Yet even when, four years later, Mandela led a democratic non-racial government, the Arch’s political role did not end. Tutu quickly became enraged by corruption, and delivered the witty but stinging rebuke: “The gravy train only stops to allow other people to climb on board.”

Desmond Tutu following a service to present him with an honorary fellowship of the Guild of Church Musicians in Westminster Cathedral, London, in 2007 (AFP via Getty Images)
Desmond Tutu following a service to present him with an honorary fellowship of the Guild of Church Musicians in Westminster Cathedral, London, in 2007 (AFP via Getty Images)

In return, the South Africa regime, now under Jacob Zuma, tried to prevent him giving the oration at the state-organised tribute to his brother-in-arms, Nelson Mandela, on 10 December 2013 in Soweto’s giant football stadium. In the end the Arch did speak, but was given a minor role. He became increasingly disgusted at the country’s leadership, and even took part in a street protest in opposition to President Jacob Zuma’s shenanigans.

The Arch would start any meeting by holding my hands and intoning a softly spoken, open-hearted prayer. He would often recall his fondness for simple meditation and simplicity in life – as he had enjoyed when a young trainee Anglican priest in Golders Green, London.

His children, though, all went different ways. One daughter followed in his footsteps as a priest, while my friend Trevor was a light-hearted bon vivant, who on numerous occasions enjoyed zig-zagging rounds of golf and knocking back a few drinks with me.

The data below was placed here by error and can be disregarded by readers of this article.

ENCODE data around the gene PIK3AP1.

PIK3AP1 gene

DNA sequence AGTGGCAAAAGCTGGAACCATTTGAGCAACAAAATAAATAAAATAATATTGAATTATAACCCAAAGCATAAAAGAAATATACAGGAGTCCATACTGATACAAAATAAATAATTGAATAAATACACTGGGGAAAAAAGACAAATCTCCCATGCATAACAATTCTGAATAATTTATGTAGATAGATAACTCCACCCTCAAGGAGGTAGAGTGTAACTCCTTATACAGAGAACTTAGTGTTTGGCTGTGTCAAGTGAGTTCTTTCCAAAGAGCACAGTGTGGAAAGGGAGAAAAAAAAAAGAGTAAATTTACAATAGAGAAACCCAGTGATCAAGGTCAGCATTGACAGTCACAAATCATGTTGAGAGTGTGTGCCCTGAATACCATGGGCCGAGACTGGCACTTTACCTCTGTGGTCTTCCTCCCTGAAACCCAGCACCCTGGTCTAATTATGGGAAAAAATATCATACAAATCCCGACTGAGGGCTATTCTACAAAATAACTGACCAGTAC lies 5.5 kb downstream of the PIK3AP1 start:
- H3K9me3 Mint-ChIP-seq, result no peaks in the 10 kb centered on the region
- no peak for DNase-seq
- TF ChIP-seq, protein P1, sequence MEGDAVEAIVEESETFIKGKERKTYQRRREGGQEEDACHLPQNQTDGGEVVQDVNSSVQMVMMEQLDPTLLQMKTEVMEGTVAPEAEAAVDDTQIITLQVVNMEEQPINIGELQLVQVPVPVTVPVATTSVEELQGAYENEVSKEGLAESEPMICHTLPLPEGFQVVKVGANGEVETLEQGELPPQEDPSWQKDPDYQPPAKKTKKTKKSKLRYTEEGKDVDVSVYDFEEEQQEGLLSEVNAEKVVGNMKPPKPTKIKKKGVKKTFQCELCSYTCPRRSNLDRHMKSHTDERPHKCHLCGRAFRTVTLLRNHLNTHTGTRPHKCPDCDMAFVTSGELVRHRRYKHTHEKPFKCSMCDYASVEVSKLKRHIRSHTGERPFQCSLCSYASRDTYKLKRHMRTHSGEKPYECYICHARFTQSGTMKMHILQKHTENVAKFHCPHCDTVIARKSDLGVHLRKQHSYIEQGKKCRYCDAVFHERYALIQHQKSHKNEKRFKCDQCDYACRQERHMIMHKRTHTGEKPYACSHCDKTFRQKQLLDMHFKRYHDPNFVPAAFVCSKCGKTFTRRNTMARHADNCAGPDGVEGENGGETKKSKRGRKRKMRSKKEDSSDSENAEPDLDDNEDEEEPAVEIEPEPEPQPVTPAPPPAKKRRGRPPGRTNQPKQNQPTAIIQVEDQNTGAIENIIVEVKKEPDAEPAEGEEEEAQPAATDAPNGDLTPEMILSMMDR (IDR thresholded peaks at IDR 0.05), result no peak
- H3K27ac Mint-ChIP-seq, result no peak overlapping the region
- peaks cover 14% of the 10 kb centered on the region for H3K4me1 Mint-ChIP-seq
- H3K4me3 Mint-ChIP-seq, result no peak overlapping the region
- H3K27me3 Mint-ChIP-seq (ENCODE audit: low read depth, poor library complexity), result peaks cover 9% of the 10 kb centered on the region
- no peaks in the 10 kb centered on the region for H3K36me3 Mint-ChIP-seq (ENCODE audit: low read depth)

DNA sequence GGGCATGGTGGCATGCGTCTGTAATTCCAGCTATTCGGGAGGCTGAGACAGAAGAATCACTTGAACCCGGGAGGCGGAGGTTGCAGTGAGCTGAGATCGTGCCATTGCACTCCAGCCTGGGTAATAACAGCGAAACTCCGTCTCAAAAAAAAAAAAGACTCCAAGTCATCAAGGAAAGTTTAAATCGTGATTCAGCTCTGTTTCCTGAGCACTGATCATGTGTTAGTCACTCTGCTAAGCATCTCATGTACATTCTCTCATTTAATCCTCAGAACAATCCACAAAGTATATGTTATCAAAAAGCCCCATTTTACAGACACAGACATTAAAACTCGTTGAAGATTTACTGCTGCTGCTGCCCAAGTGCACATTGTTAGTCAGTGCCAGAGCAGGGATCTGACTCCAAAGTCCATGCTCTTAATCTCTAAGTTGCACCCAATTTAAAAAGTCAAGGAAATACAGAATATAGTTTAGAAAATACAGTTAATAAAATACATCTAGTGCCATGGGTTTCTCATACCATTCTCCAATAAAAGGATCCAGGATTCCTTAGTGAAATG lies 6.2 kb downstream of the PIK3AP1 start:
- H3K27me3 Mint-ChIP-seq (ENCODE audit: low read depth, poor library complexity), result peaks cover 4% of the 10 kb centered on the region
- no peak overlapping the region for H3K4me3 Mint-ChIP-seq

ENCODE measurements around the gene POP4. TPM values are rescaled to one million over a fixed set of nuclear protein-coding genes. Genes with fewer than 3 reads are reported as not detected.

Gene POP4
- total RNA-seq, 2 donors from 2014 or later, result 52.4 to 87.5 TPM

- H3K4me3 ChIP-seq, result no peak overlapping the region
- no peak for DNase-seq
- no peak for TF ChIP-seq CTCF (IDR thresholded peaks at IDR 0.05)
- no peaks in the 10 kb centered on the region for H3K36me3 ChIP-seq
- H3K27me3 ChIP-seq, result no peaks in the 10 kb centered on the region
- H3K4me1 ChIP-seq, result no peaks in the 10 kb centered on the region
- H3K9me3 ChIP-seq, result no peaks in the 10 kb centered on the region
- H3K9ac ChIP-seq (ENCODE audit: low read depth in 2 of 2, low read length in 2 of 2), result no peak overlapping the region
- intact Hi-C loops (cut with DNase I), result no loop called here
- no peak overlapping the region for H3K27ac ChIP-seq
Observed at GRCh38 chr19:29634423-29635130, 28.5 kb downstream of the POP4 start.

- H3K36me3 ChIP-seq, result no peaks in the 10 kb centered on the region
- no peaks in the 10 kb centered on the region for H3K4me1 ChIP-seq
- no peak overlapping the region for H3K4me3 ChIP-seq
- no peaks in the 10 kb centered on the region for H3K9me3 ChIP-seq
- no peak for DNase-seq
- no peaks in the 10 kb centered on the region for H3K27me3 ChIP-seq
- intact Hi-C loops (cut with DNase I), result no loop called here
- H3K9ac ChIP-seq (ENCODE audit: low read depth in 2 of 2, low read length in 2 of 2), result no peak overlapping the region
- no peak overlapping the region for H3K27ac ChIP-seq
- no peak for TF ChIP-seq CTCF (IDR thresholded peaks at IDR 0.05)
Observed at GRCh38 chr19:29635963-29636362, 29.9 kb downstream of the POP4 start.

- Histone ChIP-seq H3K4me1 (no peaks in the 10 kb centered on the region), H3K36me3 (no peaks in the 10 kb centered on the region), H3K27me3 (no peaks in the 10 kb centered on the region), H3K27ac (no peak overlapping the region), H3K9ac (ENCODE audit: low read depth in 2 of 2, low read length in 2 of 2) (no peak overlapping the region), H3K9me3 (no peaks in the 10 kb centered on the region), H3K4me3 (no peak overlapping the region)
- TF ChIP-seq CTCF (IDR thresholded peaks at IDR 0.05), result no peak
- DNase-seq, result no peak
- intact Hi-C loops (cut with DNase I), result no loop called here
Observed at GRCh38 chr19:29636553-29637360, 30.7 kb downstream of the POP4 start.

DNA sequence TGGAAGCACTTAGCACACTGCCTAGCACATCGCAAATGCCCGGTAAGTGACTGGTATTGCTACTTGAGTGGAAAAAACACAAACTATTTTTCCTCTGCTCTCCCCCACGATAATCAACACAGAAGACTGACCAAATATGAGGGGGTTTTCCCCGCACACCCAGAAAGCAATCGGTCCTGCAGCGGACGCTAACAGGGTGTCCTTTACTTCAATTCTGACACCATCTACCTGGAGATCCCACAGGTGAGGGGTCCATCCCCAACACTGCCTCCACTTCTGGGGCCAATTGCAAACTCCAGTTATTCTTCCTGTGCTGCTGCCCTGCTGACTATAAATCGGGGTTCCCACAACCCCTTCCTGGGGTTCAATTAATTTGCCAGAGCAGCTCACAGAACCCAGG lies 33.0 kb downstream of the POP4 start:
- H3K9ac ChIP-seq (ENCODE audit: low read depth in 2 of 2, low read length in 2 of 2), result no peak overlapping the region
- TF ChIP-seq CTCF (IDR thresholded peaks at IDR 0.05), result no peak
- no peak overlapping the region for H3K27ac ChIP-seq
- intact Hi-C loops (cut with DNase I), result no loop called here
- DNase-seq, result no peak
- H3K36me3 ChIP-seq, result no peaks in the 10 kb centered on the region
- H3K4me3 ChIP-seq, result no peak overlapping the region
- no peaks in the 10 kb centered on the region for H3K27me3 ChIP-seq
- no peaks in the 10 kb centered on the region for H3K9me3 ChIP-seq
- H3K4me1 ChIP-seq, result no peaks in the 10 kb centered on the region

During the late-apartheid era we would usually play golf on a grass-deprived course in Soweto, but we also managed to wangle our way onto a very classy whites-only golf club. I had been sent an invitation to play at Royal Johannesburg, as I was covering the South African Open for a British newspaper. I mischievously asked if I could “bring a friend”. Trevor and I sneaked onto the course unobtrusively and packed up laughing. We danced, waving our golf clubs on the second fairway (which was obscured from the clubhouse by trees) and, exulting in our breach of the racial divide, we chanted: “A black man on a white course? What next?”

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We had no real inkling then that apartheid was in its final couple of years – and that Trevor’s father was one of the chief architects of its unlamented downfall.

In his latter years, the Arch enjoyed his role as a member of the Elders, a group of former statesmen and stateswomen who tried to intervene in crises thanks to their combined moral authority. But he had some blind spots. One glaring one was to think the South African model applied everywhere. He would condemn Israel’s actions against Palestinians, yet, unable or unwilling to see more than one side, these criticisms became unnecessarily vitriolic.

He seemed blind to the massive repression of human rights, and the hundreds of thousands of deaths, in conflicts around the Middle East, especially in Syria. When, as we sat in his Cape Town harbour office in 2016, I urged him to also condemn Arab states’ “apartheid” and racism and mass murder, in an instant he became furious and escorted me forthwith, in silence, to the door. I reminded myself that he was rightly loved as a man of passion, not as a person of cool logic. We never spoke on that subject again.

The Arch was entitled to his own prejudices. After all, this passionate priest had done more than enough to eradicate prejudice and bigotry for the people he truly loved: in his own phrase, the Rainbow Nation. His light will continue to shine.

Paul Martin is editor-in-chief of MediaZones.net and Correspondent.World